Jeanne DuPrau's second of the Books of Ember series continues the trend begun in the introductory novel...moreRead This Review & More Like It On My Blog!
Jeanne DuPrau's second of the Books of Ember series continues the trend begun in the introductory novel, The City of Ember. Compulsively readable, lively and easy, The People of Sparks was a novel mostly on-par with the levels of excellence from its impressive predecessor. By drastically changing the setting, as well as introducing new characters and ideas allows for an entirely different kind of novel than the first; the author makes a story replete with familiar characters fresh and vivid. Surprisingly violent and tense, The People of Sparks is a careful exploration of the nature of conflict, brinkmanship and the idea of community. Interpersonal conflict, intercommunity conflict as well as self-conflict are each explored in various ways through various characters throughout the story. It is a deft and simple examination of conflict, prejudice and the results of such depravity upon the human community.
As "Ember" was a symbol for the dying population of the city, "Sparks" is a reference to the fledgling town itself - one that is barely beginning to prosper and survive. The village represents more than just food and lodging; it is a chance for a new start, to begin again fresh. A spark of life in a wasteland of death and destruction, Sparks is the only stable community for the Emberites after their mass exodus from underground. With tensions and fears between Sparklers and Emberites high and running, this seems far more emotional and volatile a novel than before. There is a constant back-and-forth from both camps, with allusions and hints of serious trouble down the line for two strange people trying to acclimate to one another's ways.
More crucial and previously withheld information is supplied on the mysterious and warlike past of this world. "The Disaster" referenced so fearfully in book one is revealed as four epic wars and three plagues that wrecked havoc and nearly ended the species of man. Beyond that, not much detail or history is expounded upon. Don't look for the same character development as found in book one, either; this sequel concerns itself mostly with the plot and not the characters. Sadly, neither Lina nor Doon really grows or changes from the experiences in this novel. I didn't mind that much - I was far more caught up in the drama of the clashing communities. They're also kept apart for much of the events of the tale, which further limits the easy atmosphere of the previous novel. Lina's adventurous side does appear, and she is in fact the only character to give the reader a glimpse of the "world" beyond Sparks. Through her journeys, the devastation is made plain; this is a world that has torn itself apart with hatred. So how can the people of Sparks and the people of Ember change history and keep the peace?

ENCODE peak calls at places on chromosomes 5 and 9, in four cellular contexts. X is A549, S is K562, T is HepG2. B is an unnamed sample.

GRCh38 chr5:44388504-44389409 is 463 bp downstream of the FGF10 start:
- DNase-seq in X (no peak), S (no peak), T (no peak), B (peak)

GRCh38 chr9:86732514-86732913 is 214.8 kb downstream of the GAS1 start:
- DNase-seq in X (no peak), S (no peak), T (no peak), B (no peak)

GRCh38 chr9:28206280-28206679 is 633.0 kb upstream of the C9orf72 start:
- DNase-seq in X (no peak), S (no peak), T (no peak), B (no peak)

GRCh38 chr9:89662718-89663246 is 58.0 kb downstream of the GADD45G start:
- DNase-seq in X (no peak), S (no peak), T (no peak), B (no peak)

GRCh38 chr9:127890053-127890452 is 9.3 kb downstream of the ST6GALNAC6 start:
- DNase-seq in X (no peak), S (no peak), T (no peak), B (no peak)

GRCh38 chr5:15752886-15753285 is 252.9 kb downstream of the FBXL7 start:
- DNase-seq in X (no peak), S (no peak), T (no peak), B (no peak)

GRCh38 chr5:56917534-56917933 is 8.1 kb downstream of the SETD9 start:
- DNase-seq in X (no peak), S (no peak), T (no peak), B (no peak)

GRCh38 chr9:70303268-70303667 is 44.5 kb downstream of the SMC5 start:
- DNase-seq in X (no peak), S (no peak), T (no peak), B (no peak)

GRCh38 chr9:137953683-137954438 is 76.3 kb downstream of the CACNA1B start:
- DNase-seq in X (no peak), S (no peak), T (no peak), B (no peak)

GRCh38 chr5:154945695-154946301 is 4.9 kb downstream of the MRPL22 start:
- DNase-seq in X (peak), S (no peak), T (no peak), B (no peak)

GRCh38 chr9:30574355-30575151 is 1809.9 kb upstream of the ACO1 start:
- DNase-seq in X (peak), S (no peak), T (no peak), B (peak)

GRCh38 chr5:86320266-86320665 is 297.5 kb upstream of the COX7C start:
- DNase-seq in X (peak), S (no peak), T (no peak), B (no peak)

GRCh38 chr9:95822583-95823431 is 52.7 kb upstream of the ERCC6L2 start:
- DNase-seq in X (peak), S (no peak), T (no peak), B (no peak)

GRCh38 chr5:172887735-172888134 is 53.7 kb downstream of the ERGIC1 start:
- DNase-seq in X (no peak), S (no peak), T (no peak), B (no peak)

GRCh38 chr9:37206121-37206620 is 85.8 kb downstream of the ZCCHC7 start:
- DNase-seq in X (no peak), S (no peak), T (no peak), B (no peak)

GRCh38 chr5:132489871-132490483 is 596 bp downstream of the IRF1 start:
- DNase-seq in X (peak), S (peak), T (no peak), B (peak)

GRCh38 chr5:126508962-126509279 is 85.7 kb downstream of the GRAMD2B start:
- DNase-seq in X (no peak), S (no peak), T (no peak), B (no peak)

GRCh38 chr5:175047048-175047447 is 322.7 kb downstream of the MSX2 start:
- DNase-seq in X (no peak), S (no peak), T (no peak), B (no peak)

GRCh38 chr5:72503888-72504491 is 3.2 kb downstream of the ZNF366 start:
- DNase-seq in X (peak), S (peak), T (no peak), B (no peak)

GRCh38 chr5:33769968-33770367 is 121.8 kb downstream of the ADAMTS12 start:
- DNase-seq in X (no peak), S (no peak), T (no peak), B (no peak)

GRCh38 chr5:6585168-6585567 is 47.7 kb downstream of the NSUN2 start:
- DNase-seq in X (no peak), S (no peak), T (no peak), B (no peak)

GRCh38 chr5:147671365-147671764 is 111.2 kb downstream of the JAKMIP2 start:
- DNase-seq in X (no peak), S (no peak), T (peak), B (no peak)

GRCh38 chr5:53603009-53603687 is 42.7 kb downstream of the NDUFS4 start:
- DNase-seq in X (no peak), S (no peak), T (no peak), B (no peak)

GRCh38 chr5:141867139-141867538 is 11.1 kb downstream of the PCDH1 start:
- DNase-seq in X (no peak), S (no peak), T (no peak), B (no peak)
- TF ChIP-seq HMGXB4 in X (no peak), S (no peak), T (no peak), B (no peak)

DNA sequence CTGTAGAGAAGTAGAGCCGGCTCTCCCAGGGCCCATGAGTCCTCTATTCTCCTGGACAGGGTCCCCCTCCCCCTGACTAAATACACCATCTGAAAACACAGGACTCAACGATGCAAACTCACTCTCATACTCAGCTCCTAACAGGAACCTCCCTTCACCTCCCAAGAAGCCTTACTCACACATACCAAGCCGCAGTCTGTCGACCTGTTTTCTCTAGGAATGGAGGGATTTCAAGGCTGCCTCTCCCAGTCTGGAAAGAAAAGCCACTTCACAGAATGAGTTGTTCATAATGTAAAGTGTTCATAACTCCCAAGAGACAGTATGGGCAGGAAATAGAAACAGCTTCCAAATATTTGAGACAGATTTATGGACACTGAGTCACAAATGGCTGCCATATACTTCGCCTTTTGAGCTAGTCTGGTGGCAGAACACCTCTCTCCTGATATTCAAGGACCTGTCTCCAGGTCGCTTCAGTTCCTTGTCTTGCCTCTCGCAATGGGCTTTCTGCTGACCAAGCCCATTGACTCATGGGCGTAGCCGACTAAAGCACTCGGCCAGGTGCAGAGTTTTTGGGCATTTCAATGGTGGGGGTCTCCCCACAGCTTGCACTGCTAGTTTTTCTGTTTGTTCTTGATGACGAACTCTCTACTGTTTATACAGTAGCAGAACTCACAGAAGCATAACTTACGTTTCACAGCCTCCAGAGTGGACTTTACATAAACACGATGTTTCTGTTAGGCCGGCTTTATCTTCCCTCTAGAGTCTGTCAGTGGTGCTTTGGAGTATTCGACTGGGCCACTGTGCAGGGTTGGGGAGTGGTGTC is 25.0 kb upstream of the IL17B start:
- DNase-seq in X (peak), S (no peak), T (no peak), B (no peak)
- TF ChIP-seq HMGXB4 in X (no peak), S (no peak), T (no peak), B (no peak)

In the simplest terms, this is an engrossing, simple but GOOD book. I think I would've enjoyed this at about 12, at 15, and even now at 23 years old. I did feel that some parts were filler action, or superfluous for the main story but the very good drastically outweighs the bad in this novel. (less)
Really a 3.5/5 for me - I really wish I could do half stars here! I liked this quite a bit. It was clever, fun and easy to get into and read. Full rev...moreReally a 3.5/5 for me - I really wish I could do half stars here! I liked this quite a bit. It was clever, fun and easy to get into and read. Full review later.
Easy to read, easy to get sucked into irretrievably, easy to digest - The City of Ember is a pared-down examination of human nature. In a world used to deprivation, shortages and power outages, Jeanne DuPrau introduces us to a world where the last refuge for the human race is tucked away underground. Following the mysterious, and as yet, unexplained devastating calamity known only as "The Disaster", the Builders (whoever was behind the creation of the city, almost revered as deities by some Emberites) constructed a hidden hideaway to ensure the survival of the species. My first thought upon beginning this novel was that the author had created a genuinely intriguing, new idea for a teenage dystopianish novel. In a literary market seemingly inundated every week with ridiculous, new, implausible stories, the simplicity and believability of DuPrau's ideas shine.